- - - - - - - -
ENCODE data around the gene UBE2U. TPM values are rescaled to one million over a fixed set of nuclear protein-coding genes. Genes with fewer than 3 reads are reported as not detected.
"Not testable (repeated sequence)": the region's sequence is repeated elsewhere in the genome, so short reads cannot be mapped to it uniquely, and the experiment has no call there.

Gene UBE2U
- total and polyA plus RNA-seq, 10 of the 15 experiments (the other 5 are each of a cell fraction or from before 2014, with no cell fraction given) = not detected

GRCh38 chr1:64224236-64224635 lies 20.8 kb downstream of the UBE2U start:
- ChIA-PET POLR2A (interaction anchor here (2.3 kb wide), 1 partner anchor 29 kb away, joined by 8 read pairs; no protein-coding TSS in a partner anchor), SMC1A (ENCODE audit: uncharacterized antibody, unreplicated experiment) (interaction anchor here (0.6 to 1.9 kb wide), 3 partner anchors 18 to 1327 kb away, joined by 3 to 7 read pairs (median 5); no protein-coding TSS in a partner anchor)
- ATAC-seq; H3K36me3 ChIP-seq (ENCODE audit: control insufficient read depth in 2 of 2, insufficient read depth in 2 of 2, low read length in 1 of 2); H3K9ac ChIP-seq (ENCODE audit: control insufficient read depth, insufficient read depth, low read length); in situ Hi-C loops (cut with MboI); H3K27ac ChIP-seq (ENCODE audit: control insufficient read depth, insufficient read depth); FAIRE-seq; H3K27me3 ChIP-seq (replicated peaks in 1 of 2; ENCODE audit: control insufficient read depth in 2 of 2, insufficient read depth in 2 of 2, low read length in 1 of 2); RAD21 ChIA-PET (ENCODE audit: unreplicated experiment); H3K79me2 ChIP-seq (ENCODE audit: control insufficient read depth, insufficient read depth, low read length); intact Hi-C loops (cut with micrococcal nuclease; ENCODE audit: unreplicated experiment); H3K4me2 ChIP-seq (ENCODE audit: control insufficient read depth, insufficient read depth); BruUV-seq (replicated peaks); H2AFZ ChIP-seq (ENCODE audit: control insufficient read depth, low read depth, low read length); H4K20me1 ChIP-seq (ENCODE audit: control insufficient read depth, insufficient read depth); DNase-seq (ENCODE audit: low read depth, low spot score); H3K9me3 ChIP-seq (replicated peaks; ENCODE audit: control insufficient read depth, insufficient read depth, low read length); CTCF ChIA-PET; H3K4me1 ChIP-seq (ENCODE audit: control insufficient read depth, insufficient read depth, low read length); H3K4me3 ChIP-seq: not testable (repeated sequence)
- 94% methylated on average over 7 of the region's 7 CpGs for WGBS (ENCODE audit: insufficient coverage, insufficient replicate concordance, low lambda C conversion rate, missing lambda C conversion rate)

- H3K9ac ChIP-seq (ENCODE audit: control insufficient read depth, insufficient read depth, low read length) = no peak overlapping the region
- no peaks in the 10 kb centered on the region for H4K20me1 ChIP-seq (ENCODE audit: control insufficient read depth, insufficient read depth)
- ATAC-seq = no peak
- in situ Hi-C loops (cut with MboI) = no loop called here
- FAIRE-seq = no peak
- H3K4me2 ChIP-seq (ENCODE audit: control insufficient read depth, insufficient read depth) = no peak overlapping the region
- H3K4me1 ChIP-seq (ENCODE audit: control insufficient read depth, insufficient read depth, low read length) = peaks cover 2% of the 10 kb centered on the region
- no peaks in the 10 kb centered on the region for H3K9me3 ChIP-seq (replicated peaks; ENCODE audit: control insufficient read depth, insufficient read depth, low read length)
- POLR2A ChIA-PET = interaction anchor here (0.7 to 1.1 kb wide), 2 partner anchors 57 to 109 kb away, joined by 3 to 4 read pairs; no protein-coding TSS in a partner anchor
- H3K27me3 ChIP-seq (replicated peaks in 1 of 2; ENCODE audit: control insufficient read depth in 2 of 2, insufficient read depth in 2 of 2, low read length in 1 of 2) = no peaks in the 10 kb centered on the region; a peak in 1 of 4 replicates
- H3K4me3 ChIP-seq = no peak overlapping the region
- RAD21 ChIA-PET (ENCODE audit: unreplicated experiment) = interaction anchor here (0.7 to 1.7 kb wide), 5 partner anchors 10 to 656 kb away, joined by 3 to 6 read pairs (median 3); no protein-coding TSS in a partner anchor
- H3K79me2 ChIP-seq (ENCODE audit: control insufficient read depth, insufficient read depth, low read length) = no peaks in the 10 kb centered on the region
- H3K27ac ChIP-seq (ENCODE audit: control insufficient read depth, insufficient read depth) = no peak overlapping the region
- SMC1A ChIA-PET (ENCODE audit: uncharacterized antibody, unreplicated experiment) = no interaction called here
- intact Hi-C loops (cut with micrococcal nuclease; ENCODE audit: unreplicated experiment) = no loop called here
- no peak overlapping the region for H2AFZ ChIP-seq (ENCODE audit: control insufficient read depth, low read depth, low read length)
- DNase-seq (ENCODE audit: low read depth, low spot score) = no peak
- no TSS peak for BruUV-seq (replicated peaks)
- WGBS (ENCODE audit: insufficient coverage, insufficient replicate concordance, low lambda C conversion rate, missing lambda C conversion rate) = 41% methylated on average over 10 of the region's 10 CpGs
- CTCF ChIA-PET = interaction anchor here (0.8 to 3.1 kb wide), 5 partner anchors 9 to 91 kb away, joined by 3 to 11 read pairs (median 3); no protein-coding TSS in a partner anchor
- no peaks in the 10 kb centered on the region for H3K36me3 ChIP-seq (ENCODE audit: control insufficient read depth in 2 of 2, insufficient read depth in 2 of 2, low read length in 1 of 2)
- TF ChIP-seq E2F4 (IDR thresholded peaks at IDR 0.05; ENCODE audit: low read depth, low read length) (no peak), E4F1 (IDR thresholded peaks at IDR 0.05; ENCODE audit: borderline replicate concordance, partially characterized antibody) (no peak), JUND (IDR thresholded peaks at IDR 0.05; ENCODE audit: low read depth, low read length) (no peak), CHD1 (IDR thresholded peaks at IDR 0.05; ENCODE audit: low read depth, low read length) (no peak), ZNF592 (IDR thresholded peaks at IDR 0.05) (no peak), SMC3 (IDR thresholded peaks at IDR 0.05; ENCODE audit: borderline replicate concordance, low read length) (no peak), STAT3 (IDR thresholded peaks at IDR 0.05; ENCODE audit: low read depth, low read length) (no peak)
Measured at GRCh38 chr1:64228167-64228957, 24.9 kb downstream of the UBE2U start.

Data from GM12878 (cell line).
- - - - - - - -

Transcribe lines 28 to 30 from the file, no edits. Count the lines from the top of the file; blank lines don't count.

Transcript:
- WGBS (ENCODE audit: insufficient coverage, insufficient replicate concordance, low lambda C conversion rate, missing lambda C conversion rate) = 41% methylated on average over 10 of the region's 10 CpGs
- CTCF ChIA-PET = interaction anchor here (0.8 to 3.1 kb wide), 5 partner anchors 9 to 91 kb away, joined by 3 to 11 read pairs (median 3); no protein-coding TSS in a partner anchor
- no peaks in the 10 kb centered on the region for H3K36me3 ChIP-seq (ENCODE audit: control insufficient read depth in 2 of 2, insufficient read depth in 2 of 2, low read length in 1 of 2)